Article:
To determine the molecular weight of the LDH purified from the chicken breast, Gel Filtration Chromatography was the method of choice. Fraction 11 was concentrated to 10 mg/ml of lactate dehydrogenase and HPLC was performed. The column was Sepharose CL-6B with a mobile phase of 100 mMNaPhosphate (pH 6.8), 0.025% NaN3, and a flow rate of 1mL/min. The protein molecular weight standards were RNase-MW 14000, Ovalbumin-MW 45000, BSA-MW 66000, Alcohol dehydrogenase- MW 150000, Catalase-MW 232000, Thyroglobulin-MW 669000, Blue Dextran-MW 2000000, and DNP-aspartate –MW 299. The LDH had a concentration of 10 mg/mL and 100uL was injected with a flow rate of 1mL/min and ran for 30 minute Agarosee lectrophoresis

To determine the different type of isozymes of the LDH, agarose electrophoresis was the method of choice. Preperation of the agarose gel required 50 ml of 1% (w/v) agarose in Tris/gly/EDTA buffer. The agarose was heated until it completely melted, and was swirled until completely dissolved. After this step, the mixture was allowed to cool for five minutes and then placed in the casting tray, and then the comb was inserted. The gel was allowed to cool for approximately 15 minutes. Following the preparation of the gel, four samples were prepared. The first was 10uL of isozyme M plus 10 uL of 5x loading buffer for 20 uL total volume mixed with only 10 uL of this inserted into the well of the agarose gel. The second was 2.5 uL of 5x loading buffer mixed with 10uL of isozyme H with only 10uL of this inserted into the second well of the agarose gel.

The third was 2.5uL of 5x loading buffer mixed with 10uL of Cell Free Extract with only 10uL of this inserted into the third well. The fourth was 2.5uL of 5x loading buffer mixed with 10uL of fraction 11(LDH) with only 10uL of this inserted into the fourth well. After preparing the sample,the casting tray was oriented with the sample wells closest to the black electrode (-) for electrophoresis. The chamber was filled with electrophoresis buffer until the gel was suspended in buffer, with 1 cm of buffer above the gel. The samples were loaded into the wells. The unit was assembled and set to 100 V and ran for 30 minutes. The gel was stopped when the bromophenol blue marker dye was close to the edge (closest to red electrode (+)). After electrophoresis has been completed, the gel was placed in the staining box with activity stain and incubated for 15 minutes at 37C until bands developed and afterwards a photo was taken.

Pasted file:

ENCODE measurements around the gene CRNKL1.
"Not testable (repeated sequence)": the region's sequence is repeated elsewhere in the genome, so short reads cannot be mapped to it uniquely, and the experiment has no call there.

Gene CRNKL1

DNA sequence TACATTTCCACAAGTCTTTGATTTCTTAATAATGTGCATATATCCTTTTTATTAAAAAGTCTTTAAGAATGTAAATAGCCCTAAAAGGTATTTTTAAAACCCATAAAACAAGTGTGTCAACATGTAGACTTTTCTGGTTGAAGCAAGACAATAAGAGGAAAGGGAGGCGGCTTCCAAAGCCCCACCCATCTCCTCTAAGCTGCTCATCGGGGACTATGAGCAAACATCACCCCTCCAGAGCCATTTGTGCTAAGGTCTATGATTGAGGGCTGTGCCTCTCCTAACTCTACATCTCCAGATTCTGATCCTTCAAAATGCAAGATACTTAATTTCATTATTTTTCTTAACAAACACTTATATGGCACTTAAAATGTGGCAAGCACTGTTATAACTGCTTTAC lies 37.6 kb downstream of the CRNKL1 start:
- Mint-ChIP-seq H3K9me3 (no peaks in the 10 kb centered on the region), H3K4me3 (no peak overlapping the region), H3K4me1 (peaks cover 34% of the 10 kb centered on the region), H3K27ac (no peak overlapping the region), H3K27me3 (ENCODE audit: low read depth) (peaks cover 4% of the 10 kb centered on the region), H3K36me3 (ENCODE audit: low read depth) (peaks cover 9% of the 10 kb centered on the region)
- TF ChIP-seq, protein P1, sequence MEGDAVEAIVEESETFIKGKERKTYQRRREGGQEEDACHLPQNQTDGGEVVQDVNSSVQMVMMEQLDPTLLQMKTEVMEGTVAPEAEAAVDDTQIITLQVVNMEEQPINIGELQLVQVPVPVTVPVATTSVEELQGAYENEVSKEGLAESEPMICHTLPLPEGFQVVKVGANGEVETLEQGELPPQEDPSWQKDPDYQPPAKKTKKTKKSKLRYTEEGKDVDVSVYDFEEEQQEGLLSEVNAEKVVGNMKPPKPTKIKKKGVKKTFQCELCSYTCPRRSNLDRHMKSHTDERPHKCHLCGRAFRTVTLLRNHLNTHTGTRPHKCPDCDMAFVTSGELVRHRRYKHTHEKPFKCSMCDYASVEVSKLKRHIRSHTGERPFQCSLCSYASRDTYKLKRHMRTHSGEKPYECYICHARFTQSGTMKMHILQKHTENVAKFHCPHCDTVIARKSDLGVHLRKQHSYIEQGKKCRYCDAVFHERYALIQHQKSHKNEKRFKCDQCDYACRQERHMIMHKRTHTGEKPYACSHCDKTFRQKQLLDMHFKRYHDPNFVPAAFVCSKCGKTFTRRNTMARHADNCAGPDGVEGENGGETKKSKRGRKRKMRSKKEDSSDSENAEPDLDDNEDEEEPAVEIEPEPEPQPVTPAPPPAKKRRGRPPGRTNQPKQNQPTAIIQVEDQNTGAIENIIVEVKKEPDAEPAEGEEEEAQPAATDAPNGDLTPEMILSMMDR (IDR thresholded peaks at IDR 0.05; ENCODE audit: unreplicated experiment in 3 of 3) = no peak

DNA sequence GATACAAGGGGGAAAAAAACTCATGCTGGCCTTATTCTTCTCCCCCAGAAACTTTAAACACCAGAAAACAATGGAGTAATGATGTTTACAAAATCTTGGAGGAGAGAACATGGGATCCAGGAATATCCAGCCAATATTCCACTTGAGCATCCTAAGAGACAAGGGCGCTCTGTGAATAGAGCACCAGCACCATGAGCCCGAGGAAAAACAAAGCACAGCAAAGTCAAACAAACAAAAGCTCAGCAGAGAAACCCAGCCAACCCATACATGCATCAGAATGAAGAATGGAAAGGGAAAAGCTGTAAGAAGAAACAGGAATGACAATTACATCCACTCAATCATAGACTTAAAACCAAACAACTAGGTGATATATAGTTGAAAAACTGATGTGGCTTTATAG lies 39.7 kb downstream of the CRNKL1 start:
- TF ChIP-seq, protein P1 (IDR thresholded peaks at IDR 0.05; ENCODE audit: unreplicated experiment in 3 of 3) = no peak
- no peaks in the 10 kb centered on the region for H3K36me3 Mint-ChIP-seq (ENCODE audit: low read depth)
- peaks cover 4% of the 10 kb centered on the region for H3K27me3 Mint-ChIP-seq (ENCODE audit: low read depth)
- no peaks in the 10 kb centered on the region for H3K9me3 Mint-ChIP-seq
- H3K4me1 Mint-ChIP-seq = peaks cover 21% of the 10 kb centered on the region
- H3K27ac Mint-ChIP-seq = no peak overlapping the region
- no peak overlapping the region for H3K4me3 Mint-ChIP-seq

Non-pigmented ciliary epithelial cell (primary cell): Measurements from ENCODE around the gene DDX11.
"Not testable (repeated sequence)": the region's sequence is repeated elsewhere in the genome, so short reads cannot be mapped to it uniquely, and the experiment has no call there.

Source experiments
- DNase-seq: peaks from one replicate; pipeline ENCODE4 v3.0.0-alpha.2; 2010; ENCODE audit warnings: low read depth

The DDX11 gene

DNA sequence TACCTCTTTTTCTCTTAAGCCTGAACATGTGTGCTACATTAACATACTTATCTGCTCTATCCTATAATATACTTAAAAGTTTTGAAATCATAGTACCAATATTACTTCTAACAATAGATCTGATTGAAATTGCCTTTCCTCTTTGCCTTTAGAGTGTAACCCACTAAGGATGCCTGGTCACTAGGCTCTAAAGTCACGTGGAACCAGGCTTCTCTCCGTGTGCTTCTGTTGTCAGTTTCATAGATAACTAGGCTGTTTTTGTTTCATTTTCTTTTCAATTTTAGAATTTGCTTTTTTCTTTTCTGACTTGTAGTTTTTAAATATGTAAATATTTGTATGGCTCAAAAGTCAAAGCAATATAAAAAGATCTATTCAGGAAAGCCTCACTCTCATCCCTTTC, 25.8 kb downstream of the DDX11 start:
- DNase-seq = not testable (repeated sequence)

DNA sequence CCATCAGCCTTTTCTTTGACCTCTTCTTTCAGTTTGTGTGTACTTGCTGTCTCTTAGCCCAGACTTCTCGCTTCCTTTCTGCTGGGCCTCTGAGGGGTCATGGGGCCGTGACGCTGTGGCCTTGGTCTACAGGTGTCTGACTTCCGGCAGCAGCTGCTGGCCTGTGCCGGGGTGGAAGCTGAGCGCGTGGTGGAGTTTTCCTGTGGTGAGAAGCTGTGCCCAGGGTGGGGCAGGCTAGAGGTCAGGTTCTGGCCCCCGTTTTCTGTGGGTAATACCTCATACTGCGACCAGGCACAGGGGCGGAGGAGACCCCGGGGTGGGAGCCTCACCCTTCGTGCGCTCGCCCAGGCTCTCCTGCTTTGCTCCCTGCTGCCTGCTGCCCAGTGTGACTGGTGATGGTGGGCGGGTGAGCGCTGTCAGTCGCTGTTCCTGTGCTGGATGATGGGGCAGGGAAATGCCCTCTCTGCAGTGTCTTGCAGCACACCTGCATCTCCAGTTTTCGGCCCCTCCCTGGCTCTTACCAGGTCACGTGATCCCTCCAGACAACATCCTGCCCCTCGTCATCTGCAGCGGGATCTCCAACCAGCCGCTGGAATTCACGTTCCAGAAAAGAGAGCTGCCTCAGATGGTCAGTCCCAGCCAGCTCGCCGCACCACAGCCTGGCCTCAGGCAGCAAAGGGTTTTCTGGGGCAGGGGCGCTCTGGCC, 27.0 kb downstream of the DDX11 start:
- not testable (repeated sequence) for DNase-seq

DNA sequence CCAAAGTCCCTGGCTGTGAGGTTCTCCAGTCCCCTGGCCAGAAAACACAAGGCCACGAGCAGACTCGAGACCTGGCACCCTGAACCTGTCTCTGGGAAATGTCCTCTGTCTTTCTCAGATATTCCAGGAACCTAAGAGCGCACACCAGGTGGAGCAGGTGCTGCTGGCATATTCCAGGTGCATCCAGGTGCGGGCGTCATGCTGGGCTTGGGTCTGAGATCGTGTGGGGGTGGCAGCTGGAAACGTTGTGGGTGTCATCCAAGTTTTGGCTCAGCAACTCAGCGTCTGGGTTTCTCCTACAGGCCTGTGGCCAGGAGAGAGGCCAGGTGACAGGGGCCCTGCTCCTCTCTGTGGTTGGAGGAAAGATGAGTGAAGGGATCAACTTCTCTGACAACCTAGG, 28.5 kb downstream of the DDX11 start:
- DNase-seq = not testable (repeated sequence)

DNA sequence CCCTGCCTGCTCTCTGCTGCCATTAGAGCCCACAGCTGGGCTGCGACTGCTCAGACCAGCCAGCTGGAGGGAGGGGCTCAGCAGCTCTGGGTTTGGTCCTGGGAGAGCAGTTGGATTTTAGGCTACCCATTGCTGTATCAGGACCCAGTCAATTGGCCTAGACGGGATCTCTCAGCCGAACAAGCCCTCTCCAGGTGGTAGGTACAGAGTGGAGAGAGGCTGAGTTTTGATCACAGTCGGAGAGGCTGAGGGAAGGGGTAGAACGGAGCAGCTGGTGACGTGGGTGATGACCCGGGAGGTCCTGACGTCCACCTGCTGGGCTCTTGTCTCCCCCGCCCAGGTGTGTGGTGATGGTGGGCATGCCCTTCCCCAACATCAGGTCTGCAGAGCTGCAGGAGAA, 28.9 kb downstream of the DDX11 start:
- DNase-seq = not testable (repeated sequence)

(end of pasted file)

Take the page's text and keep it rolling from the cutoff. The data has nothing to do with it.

SDS-Page Analysis
The separation gel buffer consisted of 1.5 M Tris, pH 8.8. The stacking gel buffer consisted of 0.5 M Tris-HCl, pH 6.8, 29% (w/v) acrylamide and 1% (w/v) bisacrylamide, 10% (w/v) SDS, 10% (w/v) ammonium persulfate, and TEMED. Protein sample loading buffer was composed of 50 mM Tris-HCl, 100 mM 2-mercaptoethanol, 2% SDS, 0.1% bromophenol blue, and 10% glycerol, pH 6.8. Electrophoresis buffer was composed of 25 mM Tris, 250 mM glycine, 0.1% SDS, pH 8.3. The gel-staining solution was composed of 0.1% (w/v) Coomassie blue in 65:25:10 H2O-MeOH:HOAc. The gel-destaining solution was 60:30:10 H2O:MeOH:HOAc. All components of the separation gel except TEMED were added, the solution was mixed, and TEMED was added. The space between the glass plates was filled to approximately 1.5 cm below the top of the lower glass plate.

The gel was overlaid with 0.1% SDS in deionized water and 15 minutes was allowed for polymerization to occur. The stacking gel was prepared with its components. The space above the separation gel was filled with the stacking gel to the top of the lower glass plate and the gels were allowed to polymerize for 45 minutes. One volume of sample and one volume of denaturation buffer were combined and boiled for two minutes. Samples were applied to the wells and gels were ran at 135 mV until the tracking dye reached the bottom of the gel. The appropriate section of the gel was stained for approximately 45 minutes, removed, rinsed with deionized water, and placed in destaining solution for approximately 45 minutes. Western-Blotting

Due to a mis-communication, the wrong materials and reagents were obtained, and thus the experiment failed. Thus no experimental data was obtained from this part of the experiment. Materials

Sigma Reagents
Adenine, EDTA, Lithium-L-Lactate, Pyruvic acid, Oxamic acid, Sodium Azide, Nitroblue, Tetrazolium, Phenazinemethosulfate, Blue dextran Sigma, St Louis, MO, USA